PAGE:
The new Second Floor museums brings to life the building's history, letting you rub elbows with the construction workers.
2. Pick up Some Historical Facts
The Second Floor Museum, which opened last July, takes visitors on a behind-the-scenes tour of the building from its roots as the original site of the Waldorf Astoria at the turn of the 20th century to its construction in the 1930s and the cutting-edge techniques that have made it a model of efficiency from its earliest days. You'll learn about its role as an "urban campus," home to businesses like LinkedIn, Shutterstock, Citizen, and more. You can step inside a faux (but terrifying) elevator shaft and learn how Otis Elevators worked when the building opened, and how they operate now, lifting more than 10 million tenants and visitors above street level annually.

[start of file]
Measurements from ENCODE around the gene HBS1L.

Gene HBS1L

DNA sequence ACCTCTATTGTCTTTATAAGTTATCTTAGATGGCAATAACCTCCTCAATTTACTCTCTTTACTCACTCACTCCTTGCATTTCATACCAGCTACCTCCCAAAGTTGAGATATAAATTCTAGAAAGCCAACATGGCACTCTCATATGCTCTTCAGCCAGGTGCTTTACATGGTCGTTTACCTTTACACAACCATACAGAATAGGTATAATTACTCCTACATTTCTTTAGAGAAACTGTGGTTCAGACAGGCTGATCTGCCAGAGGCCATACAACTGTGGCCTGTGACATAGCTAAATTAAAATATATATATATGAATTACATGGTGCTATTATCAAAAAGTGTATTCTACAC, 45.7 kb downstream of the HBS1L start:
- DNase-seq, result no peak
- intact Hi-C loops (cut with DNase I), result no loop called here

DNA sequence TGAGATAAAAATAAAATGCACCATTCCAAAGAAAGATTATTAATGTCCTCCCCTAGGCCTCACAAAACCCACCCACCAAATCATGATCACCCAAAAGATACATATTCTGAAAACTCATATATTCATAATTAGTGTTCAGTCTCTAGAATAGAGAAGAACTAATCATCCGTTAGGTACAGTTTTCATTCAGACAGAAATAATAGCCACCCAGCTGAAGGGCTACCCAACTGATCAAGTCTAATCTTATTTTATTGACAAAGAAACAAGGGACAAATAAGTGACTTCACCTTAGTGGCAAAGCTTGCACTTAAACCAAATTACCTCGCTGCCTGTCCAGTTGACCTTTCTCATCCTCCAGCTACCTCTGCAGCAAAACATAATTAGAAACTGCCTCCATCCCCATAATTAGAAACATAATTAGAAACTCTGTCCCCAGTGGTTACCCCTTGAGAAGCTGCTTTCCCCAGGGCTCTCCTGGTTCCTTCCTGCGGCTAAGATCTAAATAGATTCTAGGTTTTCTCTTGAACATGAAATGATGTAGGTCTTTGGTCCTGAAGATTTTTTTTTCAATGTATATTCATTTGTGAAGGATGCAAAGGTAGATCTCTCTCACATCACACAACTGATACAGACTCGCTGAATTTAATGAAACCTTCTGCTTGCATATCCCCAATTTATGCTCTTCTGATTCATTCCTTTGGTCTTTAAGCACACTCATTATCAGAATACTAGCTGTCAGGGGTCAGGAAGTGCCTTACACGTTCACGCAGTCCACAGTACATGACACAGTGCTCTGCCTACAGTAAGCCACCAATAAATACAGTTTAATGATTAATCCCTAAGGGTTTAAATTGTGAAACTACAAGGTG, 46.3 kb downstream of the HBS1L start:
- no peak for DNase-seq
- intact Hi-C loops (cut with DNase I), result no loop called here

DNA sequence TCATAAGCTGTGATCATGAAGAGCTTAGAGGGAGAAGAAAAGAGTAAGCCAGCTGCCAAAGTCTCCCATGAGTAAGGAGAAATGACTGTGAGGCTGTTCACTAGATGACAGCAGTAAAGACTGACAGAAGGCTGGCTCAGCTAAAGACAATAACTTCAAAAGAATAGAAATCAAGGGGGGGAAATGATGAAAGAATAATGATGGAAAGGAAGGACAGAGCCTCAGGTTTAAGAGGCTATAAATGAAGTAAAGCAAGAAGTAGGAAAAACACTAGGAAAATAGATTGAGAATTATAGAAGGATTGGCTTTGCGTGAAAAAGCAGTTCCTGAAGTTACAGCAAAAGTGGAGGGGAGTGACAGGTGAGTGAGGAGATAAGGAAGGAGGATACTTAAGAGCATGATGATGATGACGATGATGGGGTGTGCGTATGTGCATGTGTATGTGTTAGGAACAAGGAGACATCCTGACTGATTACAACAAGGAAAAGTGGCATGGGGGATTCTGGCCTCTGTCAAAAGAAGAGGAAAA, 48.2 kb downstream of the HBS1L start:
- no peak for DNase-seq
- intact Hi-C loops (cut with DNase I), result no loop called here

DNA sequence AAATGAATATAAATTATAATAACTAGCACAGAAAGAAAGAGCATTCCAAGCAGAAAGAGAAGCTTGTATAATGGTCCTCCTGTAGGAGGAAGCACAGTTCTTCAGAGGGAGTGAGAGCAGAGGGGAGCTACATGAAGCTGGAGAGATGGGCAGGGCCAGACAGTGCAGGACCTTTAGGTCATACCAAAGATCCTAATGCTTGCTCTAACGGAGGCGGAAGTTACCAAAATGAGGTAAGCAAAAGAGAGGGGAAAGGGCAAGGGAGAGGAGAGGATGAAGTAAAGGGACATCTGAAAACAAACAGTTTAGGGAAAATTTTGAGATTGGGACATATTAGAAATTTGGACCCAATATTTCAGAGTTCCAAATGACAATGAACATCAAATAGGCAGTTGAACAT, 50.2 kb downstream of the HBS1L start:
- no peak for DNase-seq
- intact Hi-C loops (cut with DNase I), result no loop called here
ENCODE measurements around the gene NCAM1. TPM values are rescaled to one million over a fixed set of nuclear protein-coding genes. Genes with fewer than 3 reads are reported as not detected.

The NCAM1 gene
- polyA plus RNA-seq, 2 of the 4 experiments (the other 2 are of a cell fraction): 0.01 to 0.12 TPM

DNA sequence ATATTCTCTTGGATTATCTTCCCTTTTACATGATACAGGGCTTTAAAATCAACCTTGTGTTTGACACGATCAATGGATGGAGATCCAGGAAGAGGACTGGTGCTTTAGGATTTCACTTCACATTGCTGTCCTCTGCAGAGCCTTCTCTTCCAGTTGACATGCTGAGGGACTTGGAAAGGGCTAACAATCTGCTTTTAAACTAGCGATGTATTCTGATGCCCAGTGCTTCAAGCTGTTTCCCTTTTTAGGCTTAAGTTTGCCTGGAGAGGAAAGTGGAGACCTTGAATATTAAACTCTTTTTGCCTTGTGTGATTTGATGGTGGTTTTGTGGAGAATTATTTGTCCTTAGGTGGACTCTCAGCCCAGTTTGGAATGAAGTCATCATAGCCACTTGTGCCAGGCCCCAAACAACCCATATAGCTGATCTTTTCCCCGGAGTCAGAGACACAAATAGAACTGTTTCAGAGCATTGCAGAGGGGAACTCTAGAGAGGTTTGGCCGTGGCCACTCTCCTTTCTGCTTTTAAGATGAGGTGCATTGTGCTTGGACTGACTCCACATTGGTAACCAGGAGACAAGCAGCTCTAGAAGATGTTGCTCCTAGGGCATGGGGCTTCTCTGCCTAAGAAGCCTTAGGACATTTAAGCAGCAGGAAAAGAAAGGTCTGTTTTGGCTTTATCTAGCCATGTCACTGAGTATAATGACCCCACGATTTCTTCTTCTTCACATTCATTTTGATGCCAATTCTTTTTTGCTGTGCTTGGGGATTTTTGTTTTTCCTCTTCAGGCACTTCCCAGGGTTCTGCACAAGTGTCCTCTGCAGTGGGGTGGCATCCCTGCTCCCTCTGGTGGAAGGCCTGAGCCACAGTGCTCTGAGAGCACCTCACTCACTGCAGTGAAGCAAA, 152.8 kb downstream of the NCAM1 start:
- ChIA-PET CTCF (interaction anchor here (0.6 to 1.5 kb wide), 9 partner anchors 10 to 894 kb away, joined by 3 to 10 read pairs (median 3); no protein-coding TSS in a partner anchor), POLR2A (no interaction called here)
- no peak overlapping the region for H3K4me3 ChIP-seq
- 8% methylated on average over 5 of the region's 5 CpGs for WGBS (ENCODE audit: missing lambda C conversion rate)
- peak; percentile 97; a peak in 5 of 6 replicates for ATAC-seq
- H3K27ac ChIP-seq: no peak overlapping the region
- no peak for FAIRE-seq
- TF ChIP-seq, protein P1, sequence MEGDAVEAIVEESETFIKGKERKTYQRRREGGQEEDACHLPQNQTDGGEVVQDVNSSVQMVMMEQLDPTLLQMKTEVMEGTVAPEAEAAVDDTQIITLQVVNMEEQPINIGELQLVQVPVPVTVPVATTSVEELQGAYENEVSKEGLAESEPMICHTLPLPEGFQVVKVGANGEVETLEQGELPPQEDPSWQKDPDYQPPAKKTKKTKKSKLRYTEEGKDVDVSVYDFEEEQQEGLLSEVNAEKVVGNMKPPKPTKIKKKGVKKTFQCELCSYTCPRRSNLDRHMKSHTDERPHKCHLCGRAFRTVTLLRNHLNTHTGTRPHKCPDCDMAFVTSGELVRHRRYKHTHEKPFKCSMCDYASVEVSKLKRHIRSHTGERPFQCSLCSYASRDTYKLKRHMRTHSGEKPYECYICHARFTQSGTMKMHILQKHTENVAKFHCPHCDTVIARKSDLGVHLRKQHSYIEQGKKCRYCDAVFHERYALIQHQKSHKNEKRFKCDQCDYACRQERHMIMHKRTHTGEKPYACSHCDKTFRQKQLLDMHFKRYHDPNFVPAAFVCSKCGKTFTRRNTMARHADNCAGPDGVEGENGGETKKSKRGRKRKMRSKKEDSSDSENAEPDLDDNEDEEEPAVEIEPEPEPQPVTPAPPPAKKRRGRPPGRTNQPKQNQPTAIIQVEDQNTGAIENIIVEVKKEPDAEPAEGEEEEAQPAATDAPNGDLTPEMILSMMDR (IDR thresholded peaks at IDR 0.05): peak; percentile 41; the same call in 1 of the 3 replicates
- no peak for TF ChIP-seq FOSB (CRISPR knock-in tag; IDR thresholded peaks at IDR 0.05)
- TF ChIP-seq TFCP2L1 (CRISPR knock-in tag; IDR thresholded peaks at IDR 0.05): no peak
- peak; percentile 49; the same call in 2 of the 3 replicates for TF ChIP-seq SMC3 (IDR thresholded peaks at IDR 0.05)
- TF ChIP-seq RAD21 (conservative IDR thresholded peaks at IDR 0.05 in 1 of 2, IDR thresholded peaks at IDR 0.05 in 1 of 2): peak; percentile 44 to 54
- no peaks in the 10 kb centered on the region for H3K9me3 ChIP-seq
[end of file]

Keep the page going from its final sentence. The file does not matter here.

King Kong's life-like gaze and grasp make for a fun photo opp in another part of the museum.
3. Pose With King Kong
The Empire State Building has played a starring role in movies and pop-culture from its earliest days. Less than two years after its opening, King Kong premiered, with the giant ape climbing the skyscraper and raising its profile to new heights in the process. You can get face-to-face with the larger-than-life beast in a new photo opp at the museum. Constructed to re-create the look of the 1930s office, step inside the grip of the creature, take a seat on his hands or stare him down as his changing, lifelike gaze peers in the faux window. For more pop-culture fun, visit the "Celebrity" exhibition, which showcases 75 screens playing a rotating loop of clips where the Empire State Building has taken a starring role.
The Tower Lights have taken on a life of their own celebrating holidays, home town teams, and more.